Claudia Di Biagio, Paola Formenti, Yves Balkanski, Lorenzo Caponi, Mathieu Cazaunau, Edouard Pangui, Emilie Journet, Sophie Nowak, Sandrine Caquineau, Meinrat O. Andreae, Konrad Kandler, Thuraya Saeed, Stuart Piketh, David Seibert, Earle Williams, and Jean-François Doussin
Atmos. Chem. Phys., 17, 1901–1929,Short summary
Modeling the interaction of dust with long-wave (LW) radiation is still a challenge due to the scarcity of information on their refractive index. In this paper, we present a unique dataset of dust refractive indices obtained from in situ measurements in a large smog chamber. Our results show that the dust LW refractive index varies strongly from source to source due to particle composition changes. We recommend taking this variability into account in climate and remote sensing applications.
Mira L. Pöhlker, Christopher Pöhlker, Florian Ditas, Thomas Klimach, Isabella Hrabe de Angelis, Alessandro Araújo, Joel Brito, Samara Carbone, Yafang Cheng, Xuguang Chi, Reiner Ditz, Sachin S. Gunthe, Jürgen Kesselmeier, Tobias Könemann, Jošt V. Lavrič, Scot T. Martin, Eugene Mikhailov, Daniel Moran-Zuloaga, Diana Rose, Jorge Saturno, Hang Su, Ryan Thalman, David Walter, Jian Wang, Stefan Wolff, Henrique M. J. Barbosa, Paulo Artaxo, Meinrat O. Andreae, and Ulrich Pöschl
Atmos. Chem. Phys., 16, 15709–15740,Short summary
The paper presents a systematic characterization of cloud condensation nuclei (CCN) concentration in the central Amazonian atmosphere. Our results show that the CCN population in this globally important ecosystem follows a pollution-related seasonal cycle, in which it mainly depends on changes in total aerosol size distribution and to a minor extent in the aerosol chemical composition. Our results allow an efficient modeling and prediction of the CCN population based on a novel approach.
Marie Ila Gosselin, Chathurika M. Rathnayake, Ian Crawford, Christopher Pöhlker, Janine Fröhlich-Nowoisky, Beatrice Schmer, Viviane R. Després, Guenter Engling, Martin Gallagher, Elizabeth Stone, Ulrich Pöschl, and J. Alex Huffman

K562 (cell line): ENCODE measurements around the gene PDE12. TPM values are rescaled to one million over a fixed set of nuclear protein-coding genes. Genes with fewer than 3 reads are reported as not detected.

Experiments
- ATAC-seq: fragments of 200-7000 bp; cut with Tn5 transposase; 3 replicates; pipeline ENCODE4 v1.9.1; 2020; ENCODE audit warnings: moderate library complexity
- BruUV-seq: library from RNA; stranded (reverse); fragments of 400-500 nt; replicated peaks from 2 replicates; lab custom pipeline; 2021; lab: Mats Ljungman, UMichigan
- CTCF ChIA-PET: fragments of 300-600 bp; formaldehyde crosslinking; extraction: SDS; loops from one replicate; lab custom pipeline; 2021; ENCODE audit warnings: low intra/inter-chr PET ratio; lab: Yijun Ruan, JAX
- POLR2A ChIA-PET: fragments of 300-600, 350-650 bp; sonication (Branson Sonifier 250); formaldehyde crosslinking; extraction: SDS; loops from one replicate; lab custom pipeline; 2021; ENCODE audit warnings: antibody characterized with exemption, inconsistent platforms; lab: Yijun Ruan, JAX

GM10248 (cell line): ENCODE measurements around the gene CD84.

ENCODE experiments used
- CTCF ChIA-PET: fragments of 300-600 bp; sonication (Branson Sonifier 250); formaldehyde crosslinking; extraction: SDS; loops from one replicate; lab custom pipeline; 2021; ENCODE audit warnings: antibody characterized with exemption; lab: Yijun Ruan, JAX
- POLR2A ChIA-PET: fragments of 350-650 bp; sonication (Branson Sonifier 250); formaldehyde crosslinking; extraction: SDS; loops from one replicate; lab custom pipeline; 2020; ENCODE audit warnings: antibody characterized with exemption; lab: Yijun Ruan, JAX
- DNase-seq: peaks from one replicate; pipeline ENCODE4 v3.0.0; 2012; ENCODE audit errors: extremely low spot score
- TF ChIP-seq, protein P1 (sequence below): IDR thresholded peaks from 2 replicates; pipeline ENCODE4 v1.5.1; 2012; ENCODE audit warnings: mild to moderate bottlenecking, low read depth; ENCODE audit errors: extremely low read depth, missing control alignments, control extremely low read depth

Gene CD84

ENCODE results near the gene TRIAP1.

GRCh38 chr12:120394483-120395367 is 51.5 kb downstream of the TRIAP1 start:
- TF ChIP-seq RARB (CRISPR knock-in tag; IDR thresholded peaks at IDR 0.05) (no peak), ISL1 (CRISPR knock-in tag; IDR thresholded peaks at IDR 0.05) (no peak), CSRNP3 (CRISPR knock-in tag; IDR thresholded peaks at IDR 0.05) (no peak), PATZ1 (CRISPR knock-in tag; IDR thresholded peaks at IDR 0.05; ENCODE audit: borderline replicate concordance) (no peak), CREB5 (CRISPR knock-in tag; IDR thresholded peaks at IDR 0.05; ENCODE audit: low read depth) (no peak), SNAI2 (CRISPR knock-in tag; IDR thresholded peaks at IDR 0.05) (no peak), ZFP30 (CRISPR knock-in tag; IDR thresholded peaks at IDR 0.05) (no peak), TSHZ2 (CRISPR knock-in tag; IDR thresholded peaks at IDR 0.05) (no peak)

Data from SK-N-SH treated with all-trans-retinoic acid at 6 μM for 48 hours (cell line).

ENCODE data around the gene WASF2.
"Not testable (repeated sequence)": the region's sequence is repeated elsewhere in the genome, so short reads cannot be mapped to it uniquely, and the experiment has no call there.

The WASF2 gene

Atmos. Chem. Phys., 16, 15165–15184,Short summary
We present an analysis of bioaerosol measurements using two real-time fluorescence instruments in combination with molecular tracer techniques for quantifying airborne fungal spores in a semi-arid forest. Both techniques provide fungal spore concentrations of the order of 104 m−3 and up to 30 % of particle mass. Rainy periods exhibited higher concentrations and stronger correlations between fluorescent bioparticle and molecular tracer measurements. Fungal culture results are also presented.
Qiaoqiao Wang, Jorge Saturno, Xuguang Chi, David Walter, Jost V. Lavric, Daniel Moran-Zuloaga, Florian Ditas, Christopher Pöhlker, Joel Brito, Samara Carbone, Paulo Artaxo, and Meinrat O. Andreae
Atmos. Chem. Phys., 16, 14775–14794,Short summary
We use a chemical transport model to interpret observed aerosol concentrations and absorption over the Amazon Basin during the wet season. With daily temporal resolution for open fire emissions and modified aerosol optical properties, our model successfully captures the observed variation in aerosol concentrations and absorption over the Amazon Basin. The simulation indicates the important influence of open fire mainly from northern South America and from northern Africa in the wet season.
Hanna K. Lappalainen, Veli-Matti Kerminen, Tuukka Petäjä, Theo Kurten, Aleksander Baklanov, Anatoly Shvidenko, Jaana Bäck, Timo Vihma, Pavel Alekseychik, Meinrat O. Andreae, Stephen R. Arnold, Mikhail Arshinov, Eija Asmi, Boris Belan, Leonid Bobylev, Sergey Chalov, Yafang Cheng, Natalia Chubarova, Gerrit de Leeuw, Aijun Ding, Sergey Dobrolyubov, Sergei Dubtsov, Egor Dyukarev, Nikolai Elansky, Kostas Eleftheriadis, Igor Esau, Nikolay Filatov, Mikhail Flint, Congbin Fu, Olga Glezer, Aleksander Gliko, Martin Heimann, Albert A. M. Holtslag, Urmas Hõrrak, Juha Janhunen, Sirkku Juhola, Leena Järvi, Heikki Järvinen, Anna Kanukhina, Pavel Konstantinov, Vladimir Kotlyakov, Antti-Jussi Kieloaho, Alexander S. Komarov, Joni Kujansuu, Ilmo Kukkonen, Ella-Maria Duplissy, Ari Laaksonen, Tuomas Laurila, Heikki Lihavainen, Alexander Lisitzin, Alexsander Mahura, Alexander Makshtas, Evgeny Mareev, Stephany Mazon, Dmitry Matishov, Vladimir Melnikov, Eugene Mikhailov, Dmitri Moisseev, Robert Nigmatulin, Steffen M. Noe, Anne Ojala, Mari Pihlatie, Olga Popovicheva, Jukka Pumpanen, Tatjana Regerand, Irina Repina, Aleksei Shcherbinin, Vladimir Shevchenko, Mikko Sipilä, Andrey Skorokhod, Dominick V. Spracklen, Hang Su, Dmitry A. Subetto, Junying Sun, Arkady Y. Terzhevik, Yuri Timofeyev, Yuliya Troitskaya, Veli-Pekka Tynkkynen, Viacheslav I. Kharuk, Nina Zaytseva, Jiahua Zhang, Yrjö Viisanen, Timo Vesala, Pertti Hari, Hans Christen Hansson, Gennady G. Matvienko, Nikolai S. Kasimov, Huadong Guo, Valery Bondur, Sergej Zilitinkevich, and Markku Kulmala